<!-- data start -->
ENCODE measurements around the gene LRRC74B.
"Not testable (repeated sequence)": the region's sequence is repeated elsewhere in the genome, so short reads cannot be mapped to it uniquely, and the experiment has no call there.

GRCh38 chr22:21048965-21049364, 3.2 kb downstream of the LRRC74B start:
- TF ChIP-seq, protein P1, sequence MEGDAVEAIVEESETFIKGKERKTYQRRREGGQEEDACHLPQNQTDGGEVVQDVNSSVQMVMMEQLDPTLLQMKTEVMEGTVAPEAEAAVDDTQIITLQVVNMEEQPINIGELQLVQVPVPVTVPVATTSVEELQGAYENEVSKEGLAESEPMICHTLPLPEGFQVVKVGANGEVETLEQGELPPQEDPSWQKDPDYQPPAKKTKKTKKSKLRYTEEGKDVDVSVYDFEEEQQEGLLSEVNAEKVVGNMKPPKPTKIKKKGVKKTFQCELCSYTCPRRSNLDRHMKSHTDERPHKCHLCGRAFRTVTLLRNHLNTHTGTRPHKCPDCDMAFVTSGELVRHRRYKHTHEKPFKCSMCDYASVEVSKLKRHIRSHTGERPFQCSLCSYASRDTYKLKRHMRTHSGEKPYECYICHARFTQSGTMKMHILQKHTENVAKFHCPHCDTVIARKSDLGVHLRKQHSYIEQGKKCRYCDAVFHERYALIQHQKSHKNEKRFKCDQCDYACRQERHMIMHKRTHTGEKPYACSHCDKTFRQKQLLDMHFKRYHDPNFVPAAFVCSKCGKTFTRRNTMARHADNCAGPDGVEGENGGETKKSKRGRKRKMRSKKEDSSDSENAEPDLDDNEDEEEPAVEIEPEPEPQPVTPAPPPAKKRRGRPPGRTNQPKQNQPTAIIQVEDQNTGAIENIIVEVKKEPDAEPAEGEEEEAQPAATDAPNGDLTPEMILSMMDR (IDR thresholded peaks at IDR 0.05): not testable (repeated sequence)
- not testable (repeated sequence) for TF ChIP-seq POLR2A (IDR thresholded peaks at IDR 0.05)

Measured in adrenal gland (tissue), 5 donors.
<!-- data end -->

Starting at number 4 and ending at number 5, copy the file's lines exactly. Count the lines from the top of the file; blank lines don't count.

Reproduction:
- TF ChIP-seq, protein P1, sequence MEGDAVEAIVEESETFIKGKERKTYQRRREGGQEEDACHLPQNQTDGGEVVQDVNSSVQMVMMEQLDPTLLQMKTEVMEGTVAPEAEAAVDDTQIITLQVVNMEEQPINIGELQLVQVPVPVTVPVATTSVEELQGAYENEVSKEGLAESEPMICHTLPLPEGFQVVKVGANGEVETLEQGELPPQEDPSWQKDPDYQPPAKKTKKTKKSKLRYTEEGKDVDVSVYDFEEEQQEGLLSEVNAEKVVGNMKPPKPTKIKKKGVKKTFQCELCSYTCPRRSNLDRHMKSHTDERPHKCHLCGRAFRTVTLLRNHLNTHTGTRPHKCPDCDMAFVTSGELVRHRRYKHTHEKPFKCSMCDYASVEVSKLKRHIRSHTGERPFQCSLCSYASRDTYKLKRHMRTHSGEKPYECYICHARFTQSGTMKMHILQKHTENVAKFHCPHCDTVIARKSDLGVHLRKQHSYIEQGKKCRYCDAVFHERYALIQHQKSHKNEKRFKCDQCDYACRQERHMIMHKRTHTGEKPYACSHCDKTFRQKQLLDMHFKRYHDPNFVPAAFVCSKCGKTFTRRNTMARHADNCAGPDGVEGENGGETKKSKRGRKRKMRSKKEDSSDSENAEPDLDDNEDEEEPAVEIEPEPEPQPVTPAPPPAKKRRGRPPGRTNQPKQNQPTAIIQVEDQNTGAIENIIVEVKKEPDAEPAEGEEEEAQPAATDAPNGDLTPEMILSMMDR (IDR thresholded peaks at IDR 0.05): not testable (repeated sequence)
- not testable (repeated sequence) for TF ChIP-seq POLR2A (IDR thresholded peaks at IDR 0.05)